A Star is Born Year: 2018 Rating: R Length: 136 minutes / 2.26 hours If this movie feels like the same old song and dance, it’s because it is. This film is the fourth iteration of the same plot that was nominated for Best Picture back in 1937. While it’s been over 20 years since its last incarnation in 1976, A Star is Born (2018) is surprisingly still relevant. While they’re somewhat touchy subjects, alcoholism and depression are still as alive and well today as they were just over 80 years ago. After all, you can’t be an entertainer without sex, drugs, and rock and roll. That being said, I do appreciate this movie’s overarching theme of “words have power.” I did find it hard to suspend my disbelief with the casting in this film, though. I mean, even if Lady Gaga is playing some nobody, it’s not like I have to stretch my imagination to think that her character would suddenly become a music...
Read More

MOVIE: The Favourite (2018)

The Favourite Year: 2018 Rating: R Length: 119 minutes / 1.98 hours What. The. Favourite. For those of us watching all of this year’s Best Picture nominees, The Favourite (2018) is certainly the token “artsy” film of the set. It felt like it was following in the footsteps of last year’s Phantom Thread (2017) in that the set decoration and costume design were exquisite, despite the—let’s face it—weird characters. Regarding the plot, though, I did find The Favourite to parallel the events in the 1950 Best Picture winner, All About Eve. While its art is on full display for all to see, The Favourite is a bit more than how it looks. Aside from the aforementioned set decoration and costume design, I have to applaud this movie’s cinematography. I’d wager that it’ll win in these three categories, but the cinematography stands out because it’s so different from most films. Heavily utilizing wide-angle fisheye lenses, as well as copious amounts of natural light (perhaps as an aesthetic homage to Kubrick’s Barry Lyndon (1975), which also shares a somewhat...
Read More

MOVIE: Green Book (2018)

Green Book Year: 2018 Rating: PG-13 Length: 130 minutes / 2.17 hours Every once in a while, a movie comes along that has the right balance of themes and execution to make it into an instant classic. When I first saw trailers for Green Book (2018), I initially thought it was just going to be an inverse of Driving Miss Daisy (1989). Instead, what I got was so much more than that. Green Book tackles the difficult task of presenting a harsh mirror on our past, with a knowing wink that some of these challenges are still present today. It is more subtle than BlacKkKlansman (2018), but the message still gets across in a heartwarming and wholesome way. What makes Green Book so engaging is the simplicity that it approaches such a nuanced and complex approach to the topic of racism. The irony that rich white people in the south would hold Dr. Don Shirley (Mahershala Ali) in such high regard as a musician but treat him as less-than-human the second he is not performing...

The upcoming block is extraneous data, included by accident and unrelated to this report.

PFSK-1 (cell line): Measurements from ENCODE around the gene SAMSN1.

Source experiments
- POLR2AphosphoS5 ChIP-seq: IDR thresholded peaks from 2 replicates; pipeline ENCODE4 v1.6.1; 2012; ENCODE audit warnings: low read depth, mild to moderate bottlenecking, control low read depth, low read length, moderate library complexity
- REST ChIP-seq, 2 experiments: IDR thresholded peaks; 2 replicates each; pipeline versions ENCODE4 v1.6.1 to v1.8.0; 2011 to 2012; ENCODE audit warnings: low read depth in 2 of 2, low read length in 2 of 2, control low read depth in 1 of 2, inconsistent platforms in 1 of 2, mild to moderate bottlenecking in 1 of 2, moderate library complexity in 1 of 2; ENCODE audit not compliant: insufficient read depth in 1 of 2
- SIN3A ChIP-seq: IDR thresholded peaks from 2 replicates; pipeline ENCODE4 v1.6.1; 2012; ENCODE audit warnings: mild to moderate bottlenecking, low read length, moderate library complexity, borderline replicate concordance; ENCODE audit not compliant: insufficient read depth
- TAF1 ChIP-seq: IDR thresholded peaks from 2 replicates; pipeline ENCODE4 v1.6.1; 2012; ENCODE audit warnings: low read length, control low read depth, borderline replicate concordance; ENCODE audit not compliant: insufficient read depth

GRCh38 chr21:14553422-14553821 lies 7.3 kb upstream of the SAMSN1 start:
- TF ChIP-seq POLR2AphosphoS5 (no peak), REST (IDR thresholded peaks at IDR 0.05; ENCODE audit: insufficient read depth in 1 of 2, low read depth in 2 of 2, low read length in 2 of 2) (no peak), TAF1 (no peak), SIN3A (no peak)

Read More

MOVIE: BlacKkKlansman (2018)

BlacKkKlansman Year: 2018 Rating: R Length: 135 minutes / 2.25 hours The idea that an African American could become a member of the Ku Klux Klan is silly enough that it became a joke on Dave Chapelle’s television show. Of course, this movie isn’t a comedy sketch, as it is based on true events. Obviously, there were plenty of elements in this film that were likely fictionalized to make the story more “Hollywood,” but it’s still an interesting story, nonetheless. Part of the trick of this movie, though, is that it treats itself almost like a half-modern documentary of the KKK as well, which makes it seem like there wasn’t enough source material to make an engaging plot. Another part of me was interested in this movie for its setting. Living in Colorado Springs, it was interesting to me that certain landmarks and places in town were referenced, which merely added realism to the story as it was presented. From NORAD and Fort Carson to...
Read More

MOVIE: Bohemian Rhapsody (2018)